Or perhaps you realize that unfortunately energy is required to pry hydrogen from water, whether or not it’s salty, and that less energy will be released in any ensuing transaction. Demand it all you want, but hydrogen production requires energy and not words, usually electricity which as pointed out above “accounts for approximately 40% of carbon dioxide emissions.”

    If I’m being too close minded by discounting salt water as a fuel, why not put your money where your mouth is and support a carbon tax? Nothing could do more to spur the development of the harmless alternative fuels that some people believe to be easily within our grasp than to make their development more profitable by increasing the cost of the polluting fuels we have at hand.

  3. mmceachen@yahoo.com'Mike says

    Jeff,The carbon tax that is promoted by this website and most advocates would be revenue-neutral, i.e. income or payroll taxes would be reduced equivalently to the revenue from carbon taxes. This is a critical point feature and neutralizes the distastefulness of it being "yet another tax." Dan,I would certainly include in your list that fuel prices do not reflect the vast subsidies for fossil fuels, both direct and indirect, that lower the price of oil (at the pump), but are paid for by income taxes and debt. These subsidies amount to somewhere in the range of $500B/ year by this country alone, including some military expenses but not counting the external cost of free CO2 dumping. The carbon tax provides a mechanism to provide real market pricing, i.e. reflect the costs of those subsidies. This is a reason why self-described free-marketers love the carbon tax.

  4. jashand@juno.com' says

    Rising pump prices may make weak-kneed politicians even more reluctant to utter the "T" word, but they shouldn’t. 
    Former Fed Chairman Paul Volcker (the first to use market signals to pull the US economy out of inflation by raising interest rates) put a shart point on it:  We either tax fossil fuels now or watch the economy shrivel as we hand our capital to the oil-producing countries and find ourselves paying for repeated and increasingly severe climate disasters.   A gradually increasing tax would jump start our economy towards higher efficiency — our more efficient trading partners are way ahead of us now and as fuel prices rise, their advantage grows.  A carbon tax would help us catch up.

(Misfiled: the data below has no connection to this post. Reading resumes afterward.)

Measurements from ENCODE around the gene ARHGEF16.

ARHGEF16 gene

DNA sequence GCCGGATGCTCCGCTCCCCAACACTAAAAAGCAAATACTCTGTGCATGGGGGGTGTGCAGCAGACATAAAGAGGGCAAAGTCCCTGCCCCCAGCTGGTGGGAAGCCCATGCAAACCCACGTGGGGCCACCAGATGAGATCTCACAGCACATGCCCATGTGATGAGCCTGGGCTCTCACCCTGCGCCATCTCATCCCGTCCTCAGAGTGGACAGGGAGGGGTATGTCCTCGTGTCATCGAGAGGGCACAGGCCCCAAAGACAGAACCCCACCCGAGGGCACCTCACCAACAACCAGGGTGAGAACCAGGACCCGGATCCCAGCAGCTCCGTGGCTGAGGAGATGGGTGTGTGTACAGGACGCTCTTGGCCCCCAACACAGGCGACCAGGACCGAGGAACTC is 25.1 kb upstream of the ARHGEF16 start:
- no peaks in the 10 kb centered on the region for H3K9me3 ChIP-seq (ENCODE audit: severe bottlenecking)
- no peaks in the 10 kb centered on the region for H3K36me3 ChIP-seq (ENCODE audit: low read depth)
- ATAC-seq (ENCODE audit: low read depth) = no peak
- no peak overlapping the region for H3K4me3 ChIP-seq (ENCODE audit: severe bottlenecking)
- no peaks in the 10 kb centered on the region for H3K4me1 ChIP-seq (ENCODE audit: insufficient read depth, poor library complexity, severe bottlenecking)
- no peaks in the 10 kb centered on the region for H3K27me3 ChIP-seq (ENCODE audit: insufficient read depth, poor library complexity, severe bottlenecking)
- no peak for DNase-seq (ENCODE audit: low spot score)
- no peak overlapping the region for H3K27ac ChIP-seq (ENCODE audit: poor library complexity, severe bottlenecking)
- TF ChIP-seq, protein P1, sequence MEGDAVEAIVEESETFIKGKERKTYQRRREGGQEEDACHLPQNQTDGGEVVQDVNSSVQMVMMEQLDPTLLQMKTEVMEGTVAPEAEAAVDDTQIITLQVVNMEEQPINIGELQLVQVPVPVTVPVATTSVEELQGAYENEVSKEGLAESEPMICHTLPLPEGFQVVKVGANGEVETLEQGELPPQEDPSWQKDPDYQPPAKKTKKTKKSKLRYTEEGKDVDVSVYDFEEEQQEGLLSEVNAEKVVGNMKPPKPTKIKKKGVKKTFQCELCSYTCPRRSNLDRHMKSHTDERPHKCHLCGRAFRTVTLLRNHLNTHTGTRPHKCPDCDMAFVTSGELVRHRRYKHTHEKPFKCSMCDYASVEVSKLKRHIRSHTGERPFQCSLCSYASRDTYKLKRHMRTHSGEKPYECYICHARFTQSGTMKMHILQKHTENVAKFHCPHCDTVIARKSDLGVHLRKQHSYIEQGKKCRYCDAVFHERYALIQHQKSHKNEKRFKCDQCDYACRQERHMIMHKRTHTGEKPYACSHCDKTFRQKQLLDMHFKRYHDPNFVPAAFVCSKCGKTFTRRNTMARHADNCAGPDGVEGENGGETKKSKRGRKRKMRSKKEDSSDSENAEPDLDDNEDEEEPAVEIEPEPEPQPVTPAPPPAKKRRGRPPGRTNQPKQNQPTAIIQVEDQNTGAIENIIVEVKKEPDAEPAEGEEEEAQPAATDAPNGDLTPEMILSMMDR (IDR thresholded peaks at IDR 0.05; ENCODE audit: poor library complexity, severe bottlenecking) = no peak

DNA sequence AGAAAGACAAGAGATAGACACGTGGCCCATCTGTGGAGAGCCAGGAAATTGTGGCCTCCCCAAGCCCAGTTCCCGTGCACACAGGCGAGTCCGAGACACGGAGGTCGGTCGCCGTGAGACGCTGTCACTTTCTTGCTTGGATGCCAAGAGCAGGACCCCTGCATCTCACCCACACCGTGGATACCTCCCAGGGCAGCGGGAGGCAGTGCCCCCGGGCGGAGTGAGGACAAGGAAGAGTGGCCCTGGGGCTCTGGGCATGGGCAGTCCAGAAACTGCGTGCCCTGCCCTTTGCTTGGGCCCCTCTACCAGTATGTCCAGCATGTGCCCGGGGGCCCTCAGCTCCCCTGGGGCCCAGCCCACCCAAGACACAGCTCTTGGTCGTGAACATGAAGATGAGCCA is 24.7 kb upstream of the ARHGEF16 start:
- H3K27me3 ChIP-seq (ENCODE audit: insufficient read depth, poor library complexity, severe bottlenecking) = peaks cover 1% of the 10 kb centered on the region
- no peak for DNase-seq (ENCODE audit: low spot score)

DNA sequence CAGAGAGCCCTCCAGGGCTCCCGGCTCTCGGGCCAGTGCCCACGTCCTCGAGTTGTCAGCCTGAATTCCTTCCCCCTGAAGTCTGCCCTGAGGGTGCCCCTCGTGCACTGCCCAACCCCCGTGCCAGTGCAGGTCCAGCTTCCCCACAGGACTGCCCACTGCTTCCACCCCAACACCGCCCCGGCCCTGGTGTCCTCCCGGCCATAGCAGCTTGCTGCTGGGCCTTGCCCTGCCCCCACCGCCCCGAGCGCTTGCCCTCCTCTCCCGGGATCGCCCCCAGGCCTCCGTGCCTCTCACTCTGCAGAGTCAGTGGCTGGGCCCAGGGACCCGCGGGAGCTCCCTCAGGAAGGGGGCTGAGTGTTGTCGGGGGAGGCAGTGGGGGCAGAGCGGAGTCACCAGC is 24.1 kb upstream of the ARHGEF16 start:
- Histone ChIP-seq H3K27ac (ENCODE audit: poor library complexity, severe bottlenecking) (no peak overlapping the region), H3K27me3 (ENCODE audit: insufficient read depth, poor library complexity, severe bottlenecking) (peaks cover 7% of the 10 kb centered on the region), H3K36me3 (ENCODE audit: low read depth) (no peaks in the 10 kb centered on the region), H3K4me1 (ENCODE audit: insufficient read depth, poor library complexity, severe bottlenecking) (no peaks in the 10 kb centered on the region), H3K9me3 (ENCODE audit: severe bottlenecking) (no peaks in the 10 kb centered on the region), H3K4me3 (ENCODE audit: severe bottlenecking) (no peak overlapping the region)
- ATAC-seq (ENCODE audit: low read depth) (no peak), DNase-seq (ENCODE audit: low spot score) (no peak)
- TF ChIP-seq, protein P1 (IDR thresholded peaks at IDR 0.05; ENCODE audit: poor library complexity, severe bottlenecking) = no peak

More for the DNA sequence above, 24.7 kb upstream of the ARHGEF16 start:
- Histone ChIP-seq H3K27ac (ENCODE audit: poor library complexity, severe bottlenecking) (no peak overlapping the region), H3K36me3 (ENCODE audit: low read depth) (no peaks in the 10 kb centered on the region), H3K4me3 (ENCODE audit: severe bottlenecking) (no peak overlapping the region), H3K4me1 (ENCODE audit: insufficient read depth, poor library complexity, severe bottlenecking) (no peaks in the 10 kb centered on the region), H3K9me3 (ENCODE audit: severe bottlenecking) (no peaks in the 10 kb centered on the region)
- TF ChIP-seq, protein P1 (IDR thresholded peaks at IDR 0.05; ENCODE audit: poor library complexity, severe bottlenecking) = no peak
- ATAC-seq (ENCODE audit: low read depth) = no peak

An expectation that taxes on fossil fuels will gradually rise would let everyone know that investment in conservation and alternatives will pay off more every year.  (Buy that attic insulation now!)  A tax on the carbon used in imported goods would signal to our trading partners that they can either tax carbon themselves or forfeit that revenue stream on exports.  
    The "tax and spend:" argument (that the government just wastes our taxes) just doesn’t apply if we plow the carbon tax revenue back into the economy on a per capita basis or by reducing payroll or income taxes.  It’s a stimulus in the right place — job creation in conservation and alternatives — without a bureaucracy.   Wind farms would become one of the best investments around.  

  5. rshafer174@aol.com'Robert Shafer says

    A revenue-neutral retail carbon tax on gasoline is needed now for several reasons. 1) Voluntary reduction in gasoline consumption will not work. The 35 mpg CAFE standard by year 2020 will increase the efficiency of most registered vehicles on the highway by 2030, but as long as gas is cheap and cars are more fuel efficient, automobile owners will drive more, not less, according to a recent study by the Congressional Budget Office. 2) 35 mpg in 2020 is too little, too late. We need action now. 3) We need to reduce our dependence on foreign oil, especially from the Middle East. Regional conflict and unexpected interruption in the oil flow to the U. S. could cause economic havoc, unless we have an alternative energy source for transportation fuels. 4) The military cost to protect our foreign oil sources can be reduced substantially. 5) Climate warming. If we do not do something to reduce gasoline consumption, other countries could force us to use less gas by economic means, such as trade barriers or oil embargoes.  6) Peak Oil. Demand for oil will shortly exceed the world oil supply. Eventually there will be no more cheap oil. We are not prepared for this. 7) The tax must be revenue neutral. All of the tax must be returned to the nation’s taxpayers in an equitable way. The average gasoline consumption per registered driver (about 205 million) is about 700 gallons per year. A $2.00 per gallon retail tax, phased in over several years, should be returned equally as a tax credit to every taxpayer who files a 1040 IRS tax return ($1400 to single filers, $2800 to joint filers). Payroll taxes should be reduced by about $27.00 per week. People who use only public transportation, or who use only a bicycle, or carpool, should share equally in the tax credit.

  6. gpage50@netscape.com' says

    Why call it a tax that congress is likely to make not quite tax neutral.   Indeed, rich people would pay more with a tax, but not nearly in proportion to their income.Call it an assessment politicians cannot get there hands on and return it to all who file a tax teturn.  Taxes cold still be reduced by getting rid of all grants, subsidies, tax credits.  Get rid of unfunded mandates as well, they are also a burden on our economy.  

Last modified: November 9, 2007